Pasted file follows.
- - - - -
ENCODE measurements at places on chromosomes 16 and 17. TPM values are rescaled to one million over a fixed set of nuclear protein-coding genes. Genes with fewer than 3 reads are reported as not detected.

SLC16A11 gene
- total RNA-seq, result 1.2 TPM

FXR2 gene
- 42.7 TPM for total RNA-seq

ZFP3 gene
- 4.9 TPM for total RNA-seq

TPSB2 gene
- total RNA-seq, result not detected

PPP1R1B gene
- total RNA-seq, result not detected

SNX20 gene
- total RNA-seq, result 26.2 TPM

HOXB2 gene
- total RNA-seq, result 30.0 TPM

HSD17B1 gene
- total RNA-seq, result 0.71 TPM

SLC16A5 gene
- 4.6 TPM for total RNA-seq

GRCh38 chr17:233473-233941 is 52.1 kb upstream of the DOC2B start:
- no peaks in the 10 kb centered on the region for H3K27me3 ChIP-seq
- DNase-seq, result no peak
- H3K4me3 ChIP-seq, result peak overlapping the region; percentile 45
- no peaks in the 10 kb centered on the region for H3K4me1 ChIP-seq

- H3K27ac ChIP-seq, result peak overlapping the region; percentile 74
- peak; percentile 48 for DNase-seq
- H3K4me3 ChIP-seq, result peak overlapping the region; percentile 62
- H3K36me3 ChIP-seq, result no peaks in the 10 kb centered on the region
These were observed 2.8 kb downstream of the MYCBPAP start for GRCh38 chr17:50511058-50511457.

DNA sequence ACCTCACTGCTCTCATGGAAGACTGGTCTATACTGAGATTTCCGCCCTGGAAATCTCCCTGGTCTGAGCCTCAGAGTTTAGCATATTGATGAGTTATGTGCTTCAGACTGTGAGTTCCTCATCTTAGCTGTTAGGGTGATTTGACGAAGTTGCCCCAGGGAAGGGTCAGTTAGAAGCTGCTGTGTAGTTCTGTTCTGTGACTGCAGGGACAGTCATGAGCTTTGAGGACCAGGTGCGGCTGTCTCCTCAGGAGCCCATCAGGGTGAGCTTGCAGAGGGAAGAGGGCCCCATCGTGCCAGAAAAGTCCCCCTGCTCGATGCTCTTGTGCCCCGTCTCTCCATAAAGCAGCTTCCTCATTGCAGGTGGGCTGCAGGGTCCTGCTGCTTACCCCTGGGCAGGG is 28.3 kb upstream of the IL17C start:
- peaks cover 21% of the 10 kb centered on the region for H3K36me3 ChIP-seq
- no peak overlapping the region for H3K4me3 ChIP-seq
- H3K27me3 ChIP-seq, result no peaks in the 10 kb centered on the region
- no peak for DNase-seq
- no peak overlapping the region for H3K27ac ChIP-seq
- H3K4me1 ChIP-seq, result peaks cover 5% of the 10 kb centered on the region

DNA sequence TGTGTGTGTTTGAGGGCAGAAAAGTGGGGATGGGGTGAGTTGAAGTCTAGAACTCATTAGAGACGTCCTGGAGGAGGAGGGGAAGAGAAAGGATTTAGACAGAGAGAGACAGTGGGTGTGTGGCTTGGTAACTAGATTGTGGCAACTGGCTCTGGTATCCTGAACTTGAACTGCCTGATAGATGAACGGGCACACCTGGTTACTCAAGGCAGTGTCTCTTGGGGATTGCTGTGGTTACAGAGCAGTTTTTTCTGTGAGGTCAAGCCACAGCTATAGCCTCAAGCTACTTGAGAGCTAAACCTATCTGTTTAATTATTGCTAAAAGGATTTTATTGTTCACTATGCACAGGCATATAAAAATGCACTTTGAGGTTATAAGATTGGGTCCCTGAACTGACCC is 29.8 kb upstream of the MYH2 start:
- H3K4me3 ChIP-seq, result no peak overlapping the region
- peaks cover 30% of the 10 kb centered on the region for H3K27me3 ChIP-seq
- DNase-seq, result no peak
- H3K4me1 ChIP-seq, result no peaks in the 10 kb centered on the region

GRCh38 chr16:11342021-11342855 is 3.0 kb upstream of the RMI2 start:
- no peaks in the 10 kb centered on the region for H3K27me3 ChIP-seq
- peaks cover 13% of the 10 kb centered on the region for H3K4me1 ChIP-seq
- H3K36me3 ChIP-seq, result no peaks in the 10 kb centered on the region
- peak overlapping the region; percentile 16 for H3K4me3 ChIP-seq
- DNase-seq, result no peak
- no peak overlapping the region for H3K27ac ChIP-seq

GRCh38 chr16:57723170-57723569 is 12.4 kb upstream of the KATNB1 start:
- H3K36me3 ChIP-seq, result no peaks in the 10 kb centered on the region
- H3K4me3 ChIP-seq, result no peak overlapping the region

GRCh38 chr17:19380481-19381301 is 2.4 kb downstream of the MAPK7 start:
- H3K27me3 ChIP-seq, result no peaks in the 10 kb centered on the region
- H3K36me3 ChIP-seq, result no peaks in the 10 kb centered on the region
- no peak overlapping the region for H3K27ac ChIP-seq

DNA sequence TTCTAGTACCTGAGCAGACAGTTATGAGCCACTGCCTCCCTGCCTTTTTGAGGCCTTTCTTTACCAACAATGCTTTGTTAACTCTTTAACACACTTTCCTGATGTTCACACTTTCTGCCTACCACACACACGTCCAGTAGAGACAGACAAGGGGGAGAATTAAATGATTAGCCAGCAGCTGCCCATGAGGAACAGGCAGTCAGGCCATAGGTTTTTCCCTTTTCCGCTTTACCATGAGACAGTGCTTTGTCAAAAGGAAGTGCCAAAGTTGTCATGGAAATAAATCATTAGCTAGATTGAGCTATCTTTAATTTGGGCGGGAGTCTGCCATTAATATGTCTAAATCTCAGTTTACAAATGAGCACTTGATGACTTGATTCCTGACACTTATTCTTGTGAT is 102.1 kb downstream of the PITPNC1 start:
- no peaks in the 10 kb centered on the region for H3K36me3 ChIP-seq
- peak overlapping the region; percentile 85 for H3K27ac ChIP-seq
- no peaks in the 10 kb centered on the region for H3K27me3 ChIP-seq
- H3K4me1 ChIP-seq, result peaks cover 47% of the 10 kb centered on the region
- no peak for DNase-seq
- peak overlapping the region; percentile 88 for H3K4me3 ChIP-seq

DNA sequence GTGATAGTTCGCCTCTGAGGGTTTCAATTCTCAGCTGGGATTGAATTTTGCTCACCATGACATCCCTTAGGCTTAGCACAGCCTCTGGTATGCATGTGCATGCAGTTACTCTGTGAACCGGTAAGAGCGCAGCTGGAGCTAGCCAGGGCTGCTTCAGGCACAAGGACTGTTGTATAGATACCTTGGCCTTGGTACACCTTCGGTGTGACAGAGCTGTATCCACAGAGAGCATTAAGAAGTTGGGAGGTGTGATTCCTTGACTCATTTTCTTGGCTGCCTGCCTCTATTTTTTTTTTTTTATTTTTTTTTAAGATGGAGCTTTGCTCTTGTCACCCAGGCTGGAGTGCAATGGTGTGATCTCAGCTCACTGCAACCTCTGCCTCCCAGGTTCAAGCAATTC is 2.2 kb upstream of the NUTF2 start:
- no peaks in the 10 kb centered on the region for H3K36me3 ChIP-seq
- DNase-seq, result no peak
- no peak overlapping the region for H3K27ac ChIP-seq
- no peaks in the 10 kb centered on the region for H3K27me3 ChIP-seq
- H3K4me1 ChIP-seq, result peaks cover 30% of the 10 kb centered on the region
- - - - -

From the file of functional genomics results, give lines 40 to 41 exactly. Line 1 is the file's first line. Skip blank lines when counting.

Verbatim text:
- DNase-seq, result no peak
- H3K4me1 ChIP-seq, result no peaks in the 10 kb centered on the region